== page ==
Researchers have found that pigeons can use orthographic processing to discriminate between words and non-words. The birds were capable of more than just memorization; they could still recognize words as real even if they hadn’t seen the words previously. The details are in a paper that was just published in the journal Proceedings of the National Academy of Sciences.
Orthographic processing helps with the formation of visual memories and aids in recognizing and reading words. The ability is not believed to be specific to animal species that use language. Instead, orthographic processing is thought to use the same visual circuits that allow animals to recognize objects in their environment. To test this theory, researchers from the University of Otago and Ruhr University used domestic pigeons.
A group of 18 pigeons were trained to tell the difference between actual words and non-words that consisted of four random letters. If a real English word appeared on the screen, the pigeons were supposed to peck at the word. If a non-word appeared, the pigeons were trained to peck a star symbol. The birds developed vocabularies containing at least 20 words and up to 56 words. By this point, the pigeons had also seen thousands of non-words. The training took 8 months and birds that performed poorly were excluded from the final trials.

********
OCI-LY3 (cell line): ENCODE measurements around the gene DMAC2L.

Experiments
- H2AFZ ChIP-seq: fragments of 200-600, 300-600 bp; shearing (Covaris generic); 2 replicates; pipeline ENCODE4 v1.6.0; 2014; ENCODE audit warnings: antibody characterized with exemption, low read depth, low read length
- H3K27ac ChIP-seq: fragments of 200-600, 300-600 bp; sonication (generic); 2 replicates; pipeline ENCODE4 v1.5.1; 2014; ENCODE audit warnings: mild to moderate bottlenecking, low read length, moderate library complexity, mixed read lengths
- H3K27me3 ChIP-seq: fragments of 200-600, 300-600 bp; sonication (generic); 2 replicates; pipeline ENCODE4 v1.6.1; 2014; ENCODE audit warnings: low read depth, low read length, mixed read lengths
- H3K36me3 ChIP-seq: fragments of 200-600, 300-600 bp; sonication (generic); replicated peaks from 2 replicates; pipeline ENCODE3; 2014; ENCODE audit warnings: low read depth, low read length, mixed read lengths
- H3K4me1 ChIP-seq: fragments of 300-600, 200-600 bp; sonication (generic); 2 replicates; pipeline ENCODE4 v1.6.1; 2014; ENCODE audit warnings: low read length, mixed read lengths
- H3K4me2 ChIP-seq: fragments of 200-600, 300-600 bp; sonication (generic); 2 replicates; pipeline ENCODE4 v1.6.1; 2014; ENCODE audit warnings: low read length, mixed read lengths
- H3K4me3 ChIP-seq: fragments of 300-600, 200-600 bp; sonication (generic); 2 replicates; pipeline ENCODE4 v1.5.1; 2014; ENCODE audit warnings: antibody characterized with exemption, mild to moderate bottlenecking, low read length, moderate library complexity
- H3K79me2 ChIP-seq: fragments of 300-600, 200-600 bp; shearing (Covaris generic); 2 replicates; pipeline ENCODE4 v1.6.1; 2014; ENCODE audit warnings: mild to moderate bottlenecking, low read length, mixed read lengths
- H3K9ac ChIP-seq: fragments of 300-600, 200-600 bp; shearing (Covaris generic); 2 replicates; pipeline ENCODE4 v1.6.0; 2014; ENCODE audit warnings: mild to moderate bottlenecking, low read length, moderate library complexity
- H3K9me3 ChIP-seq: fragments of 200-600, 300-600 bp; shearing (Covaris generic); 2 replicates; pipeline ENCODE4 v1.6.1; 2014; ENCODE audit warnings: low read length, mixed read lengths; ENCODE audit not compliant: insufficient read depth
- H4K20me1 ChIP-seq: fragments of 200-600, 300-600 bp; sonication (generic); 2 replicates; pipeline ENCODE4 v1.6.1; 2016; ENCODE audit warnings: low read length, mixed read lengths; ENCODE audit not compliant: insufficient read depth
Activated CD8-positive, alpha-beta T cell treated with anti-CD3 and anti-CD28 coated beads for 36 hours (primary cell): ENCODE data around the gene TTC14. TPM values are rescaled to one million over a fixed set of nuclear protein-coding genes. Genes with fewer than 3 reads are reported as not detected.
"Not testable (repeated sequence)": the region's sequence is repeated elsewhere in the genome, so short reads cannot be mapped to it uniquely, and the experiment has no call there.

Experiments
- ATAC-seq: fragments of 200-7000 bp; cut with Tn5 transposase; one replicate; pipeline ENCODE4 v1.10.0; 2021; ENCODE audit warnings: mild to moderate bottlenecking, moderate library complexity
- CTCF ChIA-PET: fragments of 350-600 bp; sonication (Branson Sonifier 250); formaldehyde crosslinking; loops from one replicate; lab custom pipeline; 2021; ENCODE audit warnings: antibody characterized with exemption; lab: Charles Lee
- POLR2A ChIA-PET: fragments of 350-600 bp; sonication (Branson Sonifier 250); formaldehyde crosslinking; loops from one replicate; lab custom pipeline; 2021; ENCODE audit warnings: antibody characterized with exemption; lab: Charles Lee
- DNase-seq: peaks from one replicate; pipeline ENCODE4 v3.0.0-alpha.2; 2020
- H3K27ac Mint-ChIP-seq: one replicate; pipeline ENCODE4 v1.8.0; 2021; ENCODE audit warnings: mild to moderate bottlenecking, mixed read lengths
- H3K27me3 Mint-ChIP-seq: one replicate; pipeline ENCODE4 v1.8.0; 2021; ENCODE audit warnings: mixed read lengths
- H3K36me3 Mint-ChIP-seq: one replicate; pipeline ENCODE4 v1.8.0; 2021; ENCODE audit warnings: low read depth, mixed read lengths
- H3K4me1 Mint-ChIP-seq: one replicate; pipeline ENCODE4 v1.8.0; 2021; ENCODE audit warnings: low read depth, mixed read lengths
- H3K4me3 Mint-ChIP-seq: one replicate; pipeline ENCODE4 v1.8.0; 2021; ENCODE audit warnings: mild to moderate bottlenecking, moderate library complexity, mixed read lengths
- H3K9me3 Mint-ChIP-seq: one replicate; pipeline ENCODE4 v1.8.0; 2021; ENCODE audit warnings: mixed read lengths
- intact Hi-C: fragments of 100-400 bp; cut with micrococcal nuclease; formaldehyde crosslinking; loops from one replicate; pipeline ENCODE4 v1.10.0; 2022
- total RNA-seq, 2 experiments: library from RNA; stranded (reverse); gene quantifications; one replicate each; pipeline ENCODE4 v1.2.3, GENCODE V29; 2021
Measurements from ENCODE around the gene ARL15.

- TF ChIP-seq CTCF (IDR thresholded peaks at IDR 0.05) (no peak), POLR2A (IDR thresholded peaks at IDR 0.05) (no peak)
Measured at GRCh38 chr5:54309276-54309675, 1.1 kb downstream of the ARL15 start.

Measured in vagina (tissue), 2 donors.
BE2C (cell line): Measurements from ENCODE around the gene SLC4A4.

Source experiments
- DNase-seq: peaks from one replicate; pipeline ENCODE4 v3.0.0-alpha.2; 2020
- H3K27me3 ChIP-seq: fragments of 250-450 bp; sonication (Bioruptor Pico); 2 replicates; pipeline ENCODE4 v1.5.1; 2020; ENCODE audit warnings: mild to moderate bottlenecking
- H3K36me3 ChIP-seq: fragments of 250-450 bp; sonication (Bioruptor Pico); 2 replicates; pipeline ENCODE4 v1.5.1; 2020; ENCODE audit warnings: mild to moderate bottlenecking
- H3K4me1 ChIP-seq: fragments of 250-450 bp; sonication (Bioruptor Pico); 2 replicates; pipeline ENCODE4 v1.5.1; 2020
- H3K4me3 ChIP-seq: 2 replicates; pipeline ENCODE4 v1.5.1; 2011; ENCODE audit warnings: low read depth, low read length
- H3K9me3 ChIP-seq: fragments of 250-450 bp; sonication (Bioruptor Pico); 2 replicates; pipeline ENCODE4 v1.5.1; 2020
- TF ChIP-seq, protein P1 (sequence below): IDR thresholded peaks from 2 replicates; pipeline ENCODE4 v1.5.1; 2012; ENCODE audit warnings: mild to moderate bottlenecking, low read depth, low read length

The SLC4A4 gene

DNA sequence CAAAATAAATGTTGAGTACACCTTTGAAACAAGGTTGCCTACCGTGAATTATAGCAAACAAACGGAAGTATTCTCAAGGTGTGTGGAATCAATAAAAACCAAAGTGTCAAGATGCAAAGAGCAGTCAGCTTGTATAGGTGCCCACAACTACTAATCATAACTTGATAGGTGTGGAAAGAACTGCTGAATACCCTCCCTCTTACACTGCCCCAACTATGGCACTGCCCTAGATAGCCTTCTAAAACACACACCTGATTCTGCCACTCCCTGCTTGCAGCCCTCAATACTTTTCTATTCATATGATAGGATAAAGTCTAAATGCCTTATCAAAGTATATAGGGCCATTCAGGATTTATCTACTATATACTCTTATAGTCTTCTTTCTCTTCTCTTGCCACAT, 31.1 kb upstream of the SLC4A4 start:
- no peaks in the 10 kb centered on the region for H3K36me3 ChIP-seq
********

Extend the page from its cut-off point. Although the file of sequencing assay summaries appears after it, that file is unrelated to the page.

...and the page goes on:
The pigeons consistently identified real words and differentiated them from non-words. To control for simple memorization, the research team showed them new words that they had never seen before. The birds were able to distinguish these new words from non-words at a rate comparable with previous baboon studies. The team believes that the pigeons were using bigrams, sets of two letters that hint at a word being real or fake. For example, the bigram “EN” is more common in real words than “PT”.
Previously, only primates had been tested in word recognition trials. The pigeons in this study performed just as well as baboons, showing that orthographic processing can occur in animals that lack language skills. The findings provide new insights into the evolution and processing of words and language.
Damian Scarf et al. Orthographic processing in pigeons (Columba livia). Proceedings of the National Academy of Sciences (2016).